3.4 Moment Generating Function
Recall: the moments of a random variable are useful to know, but not so
easy to find.
In cases where we know a formula for the p.d.f., can often find all
moments at once in a convenient way!
Def: Let X be a discrete random variable. Then the
moment generating function of X is the function of the variable t defined
mX(t) = E(etX)
the moment generating function is the expected value of the function
the variable t is just a parameter (auxiliary variable), whose use will
the moments of X are hidden inside the function mX(t)!
AP example; recall that the p.d.f. for the score Z of a randomly selected
student was given by table
What's the moment generating function of the random variable Z?
mZ(t) = E(etZ) =
Notice that this is a function of the variable t.
= et (.15) + e2t (.20)
+ e3t (.40) + e4t (.15) +
Flip a coin until you get a tail; let N = the number of flips. Then
we found previously that the p.d.f. was f (n) = (1/2)n.
Find the moment generating function.
The above are functions of t; where are the moments of the random variables??
mN(t) = E(etN) =
But this is another geometric sum, with first term a = et/2
and ratio r = et/2, whose value is thus
= e1t * (1/2)1 +
e2t * (1/2)2 + e3t * (1/2)3
= (et * 1/2)1 +
(et * 1/2)2 + (et * 1/2)3
If mX(t) is the m.g.f. of X, then the moments of X can be
i.e., to find the kth moment, take the kth derivative of the moment
generating function and evaluate at t = 0.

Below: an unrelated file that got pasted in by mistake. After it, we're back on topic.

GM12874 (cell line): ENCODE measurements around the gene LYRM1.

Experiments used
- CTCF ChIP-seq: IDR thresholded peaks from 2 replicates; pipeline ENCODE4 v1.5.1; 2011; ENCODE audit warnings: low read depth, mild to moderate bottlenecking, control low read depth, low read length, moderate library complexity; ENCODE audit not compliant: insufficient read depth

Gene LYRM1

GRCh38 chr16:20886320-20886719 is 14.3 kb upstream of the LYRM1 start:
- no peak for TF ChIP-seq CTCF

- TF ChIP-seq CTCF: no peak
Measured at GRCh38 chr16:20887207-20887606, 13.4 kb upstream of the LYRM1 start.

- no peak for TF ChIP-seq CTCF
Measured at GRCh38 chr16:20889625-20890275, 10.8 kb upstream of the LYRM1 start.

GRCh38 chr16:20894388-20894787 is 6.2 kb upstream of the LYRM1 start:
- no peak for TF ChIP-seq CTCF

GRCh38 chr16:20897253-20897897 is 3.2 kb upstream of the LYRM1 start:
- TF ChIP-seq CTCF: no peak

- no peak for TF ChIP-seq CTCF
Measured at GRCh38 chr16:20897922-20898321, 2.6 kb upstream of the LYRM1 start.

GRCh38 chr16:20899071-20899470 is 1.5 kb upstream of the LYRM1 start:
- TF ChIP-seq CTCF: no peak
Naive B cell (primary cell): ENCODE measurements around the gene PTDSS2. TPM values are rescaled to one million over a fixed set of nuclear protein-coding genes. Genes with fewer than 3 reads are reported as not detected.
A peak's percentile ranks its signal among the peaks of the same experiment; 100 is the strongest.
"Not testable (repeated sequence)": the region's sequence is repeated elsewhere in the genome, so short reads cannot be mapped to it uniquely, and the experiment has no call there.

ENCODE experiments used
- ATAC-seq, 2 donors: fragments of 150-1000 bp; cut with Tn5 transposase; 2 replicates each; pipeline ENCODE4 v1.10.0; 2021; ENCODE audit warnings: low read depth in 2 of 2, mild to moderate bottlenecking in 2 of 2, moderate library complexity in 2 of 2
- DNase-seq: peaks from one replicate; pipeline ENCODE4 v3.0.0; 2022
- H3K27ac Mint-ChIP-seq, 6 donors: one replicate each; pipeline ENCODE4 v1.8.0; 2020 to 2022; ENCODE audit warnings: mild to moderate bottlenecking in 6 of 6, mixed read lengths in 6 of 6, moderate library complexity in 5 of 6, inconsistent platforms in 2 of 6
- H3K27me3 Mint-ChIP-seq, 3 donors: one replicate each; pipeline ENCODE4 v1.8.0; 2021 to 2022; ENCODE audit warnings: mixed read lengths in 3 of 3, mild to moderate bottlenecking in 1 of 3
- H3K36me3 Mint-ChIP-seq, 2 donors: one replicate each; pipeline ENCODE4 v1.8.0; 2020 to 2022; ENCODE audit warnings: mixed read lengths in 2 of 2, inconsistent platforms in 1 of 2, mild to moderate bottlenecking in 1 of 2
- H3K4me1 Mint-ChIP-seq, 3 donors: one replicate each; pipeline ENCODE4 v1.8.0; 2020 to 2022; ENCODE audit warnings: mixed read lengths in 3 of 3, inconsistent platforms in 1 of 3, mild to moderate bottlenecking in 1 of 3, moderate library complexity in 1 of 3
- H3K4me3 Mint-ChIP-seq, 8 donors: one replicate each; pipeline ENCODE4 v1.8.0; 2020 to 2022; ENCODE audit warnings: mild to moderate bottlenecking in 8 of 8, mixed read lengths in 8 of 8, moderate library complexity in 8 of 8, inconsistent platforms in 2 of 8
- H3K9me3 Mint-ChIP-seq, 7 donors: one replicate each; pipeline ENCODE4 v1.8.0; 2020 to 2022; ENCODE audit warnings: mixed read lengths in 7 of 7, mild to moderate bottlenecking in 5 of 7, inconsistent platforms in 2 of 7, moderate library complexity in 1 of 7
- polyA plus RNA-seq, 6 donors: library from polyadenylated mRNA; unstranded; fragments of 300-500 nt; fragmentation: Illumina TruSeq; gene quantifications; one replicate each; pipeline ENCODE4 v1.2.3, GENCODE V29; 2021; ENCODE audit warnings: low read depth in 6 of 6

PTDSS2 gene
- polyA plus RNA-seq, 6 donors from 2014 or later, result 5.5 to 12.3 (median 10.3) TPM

Example above; by the theorem,
Why do we care so much about finding moments?
(by the quotient rule)
This is the mean of N.
From this we can find the variance of N:
var(N) = E(N2) - E(N)2
= 6 - 22 = 2.
Properties of moment generating functions
gives easy way to compute mean & variance
can identify the type of a random variable by looking at its moment generating
function, as stated by the following:
Theorem If two random variables have the same moment generating
function, then they have the same p.d.f .
This will be useful to us in the future, when we're trying to determine
what type of random variable we get when we look at specific combinations
of other random variables!
Let X be a random variable, mX(t) its moment generating
function, and let c be a constant. Then the moment generating functions
of certain modifications of X are related to the moment generating function
of X as follows:
These results will be of use to us later. The proofs of these follow from
the properties of expectation discussed earlier.
the moment generating function of the random variable cX is
mcX(t) = mX(ct)
the moment generating function of the random variable X + c
mX+c(t) = ect mX(t)
Let X1 and X2 be independent random variables
with moment generating functions
mX1(t) and mX2(t). Then the
moment generating function of the random variable X1 + X2 is
mX1+X2(t) = mX1(t) * mX2(t)
The Geometric Distribution
Def: A random variable X is a geometric random variable if
it arises as the result of the following type of process:
(In short, a random variable is geometric if it "counts the number of trials
until the first success.")
have an infinite series of trials; on each trial, result is it is either
success (s) or failure (f). (Such a trial is called a Bernoulli experiment.)
the trials are independent, and the probability of success is same on each
trial. (The probability of success in each trial will be denoted